Finland saw a tightly contested parliamentary election last Sunday, with the three strongest parties separated by only 0.9 percentage points. The conservative Rally Party led by Petteri Orpo emerged as the winner with 20.8 percent of the vote, an increase of 3.8 percent, and is expected to form the next government. The far-right True Finns party achieved its best-ever result, winning 20.1 percent of the vote and 46 seats, while the Social Democrats, led by head of government Sanna Marin came third with 19.9 percent of the vote and 43 seats in the parliament.
Despite coming in third place, the Social Democrats still gained 2.2 percent of the vote, while the other four coalition parties lost votes. The Greens, who had won double digits four years ago, suffered a major defeat, losing 4.5 percent of their vote share and achieving just 7 percent. They lost the most mandates in relative terms. The liberal Center party achieved its worst-ever result in its more than 100-year history with 11.3 percent, and the Left Party also slumped from 8.2 to 7.1 percent. The liberal Swedish People’s Party shrank from 4.5 to 4.3 percent.
Target photo decisions between the two or three largest parties are a tradition in Finland, with such situations arising in four of the last five elections since the turn of the century. Four years ago, the first- and third-place parties were separated by only 0.7 percent. In the current election, the Social Democrats and True Finns were separated by just 0.2 percent.
On election night, Rally Party leader Petteri Orpo spoke of a “great victory” and announced his intention to lead Finland back onto the “right path.” To form a parliamentary majority, he needs at least one more of the three strongest parties and one of the smaller ones. Minority governments are rare in Finland; the last one was in 1977.
One possible coalition could be a “blue-black” government consisting of the Rally Party and the True Finns, with the Center Party as a third partner. What would unite these parties is their intention to put the brakes on Finland’s national debt, which is rising faster than Nordic standards. There are differences on policy regarding foreigners and refugees. However, there could be a compromise given the True Finns’ qualifying statement that leaving the EU is not necessarily a “current goal.”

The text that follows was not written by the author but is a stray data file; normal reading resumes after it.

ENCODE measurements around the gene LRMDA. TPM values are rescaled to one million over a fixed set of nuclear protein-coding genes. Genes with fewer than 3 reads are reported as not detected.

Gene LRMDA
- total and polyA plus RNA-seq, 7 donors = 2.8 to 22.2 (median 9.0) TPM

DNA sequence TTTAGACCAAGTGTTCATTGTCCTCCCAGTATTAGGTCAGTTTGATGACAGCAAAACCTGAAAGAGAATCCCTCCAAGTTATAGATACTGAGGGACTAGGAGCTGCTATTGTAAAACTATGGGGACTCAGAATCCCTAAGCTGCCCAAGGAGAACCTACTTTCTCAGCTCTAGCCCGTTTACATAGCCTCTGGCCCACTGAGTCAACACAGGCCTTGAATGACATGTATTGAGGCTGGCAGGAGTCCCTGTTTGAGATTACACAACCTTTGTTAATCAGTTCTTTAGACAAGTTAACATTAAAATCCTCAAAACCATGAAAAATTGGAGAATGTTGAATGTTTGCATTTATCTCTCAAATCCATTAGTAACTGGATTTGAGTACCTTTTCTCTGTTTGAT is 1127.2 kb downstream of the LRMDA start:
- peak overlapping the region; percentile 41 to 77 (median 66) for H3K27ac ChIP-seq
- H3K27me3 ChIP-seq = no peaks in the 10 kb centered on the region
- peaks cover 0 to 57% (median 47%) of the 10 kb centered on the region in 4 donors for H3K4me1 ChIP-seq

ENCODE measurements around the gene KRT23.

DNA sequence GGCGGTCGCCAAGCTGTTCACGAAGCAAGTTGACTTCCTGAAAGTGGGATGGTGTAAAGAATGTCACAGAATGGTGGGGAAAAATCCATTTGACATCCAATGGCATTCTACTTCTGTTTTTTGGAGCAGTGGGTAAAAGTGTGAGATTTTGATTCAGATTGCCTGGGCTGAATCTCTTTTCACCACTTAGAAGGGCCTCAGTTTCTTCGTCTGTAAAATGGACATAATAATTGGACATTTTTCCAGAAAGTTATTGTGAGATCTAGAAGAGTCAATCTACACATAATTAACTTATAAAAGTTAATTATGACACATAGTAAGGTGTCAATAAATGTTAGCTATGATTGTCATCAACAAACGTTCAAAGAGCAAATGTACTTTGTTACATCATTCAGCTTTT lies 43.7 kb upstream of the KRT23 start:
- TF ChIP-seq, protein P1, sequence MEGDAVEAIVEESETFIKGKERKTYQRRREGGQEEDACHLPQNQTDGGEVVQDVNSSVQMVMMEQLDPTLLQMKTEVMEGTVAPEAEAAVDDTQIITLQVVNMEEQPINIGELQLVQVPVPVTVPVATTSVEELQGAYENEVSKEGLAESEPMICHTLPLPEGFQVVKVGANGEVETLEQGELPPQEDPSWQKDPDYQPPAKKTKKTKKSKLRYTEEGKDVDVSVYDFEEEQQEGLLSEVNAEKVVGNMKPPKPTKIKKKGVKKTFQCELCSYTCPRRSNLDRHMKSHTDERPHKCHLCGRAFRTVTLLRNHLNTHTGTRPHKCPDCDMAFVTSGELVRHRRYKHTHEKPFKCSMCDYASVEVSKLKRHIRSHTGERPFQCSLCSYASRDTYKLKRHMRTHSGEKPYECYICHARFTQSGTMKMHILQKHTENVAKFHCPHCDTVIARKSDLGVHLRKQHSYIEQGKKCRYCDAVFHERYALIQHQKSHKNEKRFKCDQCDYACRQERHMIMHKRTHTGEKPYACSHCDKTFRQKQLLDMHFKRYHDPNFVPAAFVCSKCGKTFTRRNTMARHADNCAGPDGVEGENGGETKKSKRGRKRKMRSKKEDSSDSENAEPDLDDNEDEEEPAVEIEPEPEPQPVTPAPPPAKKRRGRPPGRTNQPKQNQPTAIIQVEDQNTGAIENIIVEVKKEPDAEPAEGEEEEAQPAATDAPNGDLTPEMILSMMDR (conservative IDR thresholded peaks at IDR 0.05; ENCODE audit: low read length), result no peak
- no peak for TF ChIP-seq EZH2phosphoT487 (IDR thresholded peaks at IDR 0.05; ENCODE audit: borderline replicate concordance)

However, the previous cooperation between the Rally Party, the Center Party, and the True Finns between 2015 and 2019 was chaotic, with a split in the party and the parliamentary group of the True Finns. This could deter the Rally Party and the Center Party from forming a coalition with the True Finns. An alternative could be a “blue-red” government consisting of the National Coalition Party and the Social Democrats, along with one of the smaller parties such as the Greens and the Swedish People’s Party. Despite differences on future tax policy and the question of the national debt, an agreement on a government program seems plausible given the pragmatic nature of Finnish politics.
Petteri Orpo has demanded that the Social Democrats change their economic and tax policy ideas as a fundamental prerequisite for cooperation. On election night, he announced that he would initiate exploratory talks with the other parties on economic issues, suggesting that “blue-red” is only his second choice for the time being. However, it remains to be seen whether the Social Democrats will aim for a role as a junior partner or switch to the opposition benches. Sanna Marin’s initial comments after the election results became available did not indicate the party’s intentions.
Media speculation has already begun about a possible role for Sanna Marin in a “blue-red” coalition, with some suggesting she could serve as Foreign Minister. There is also talk that the 37-year-old could run to succeed Sauli Niinistö in the state presidential election next year.
One of the major issues that may become a sticking point in coalition negotiations is EU policy. The True Finns’ party program includes a proposal for Finland to leave the EU, which could be unacceptable to the other parties. However, party leader Riikka Purra has qualified this proposal by stating that leaving the EU is not necessarily a “current goal.”
Another area of potential disagreement could be labor migration. While the Rally Party and the True Finns have similar views on foreigner and refugee policy, they differ on how much Finland needs labor migration. This could prove to be a significant point of contention in coalition negotiations.
Overall, the results of the Finnish parliamentary elections have set the stage for potentially complex coalition negotiations. The Rally Party’s victory and the strong showing by the True Finns suggest that a “blue-black” coalition is possible. However, concerns about previous cooperation and policy differences may lead to alternative coalition scenarios. The Social Democrats’ gains and potential role as a junior partner or opposition party could also significantly shape the future government.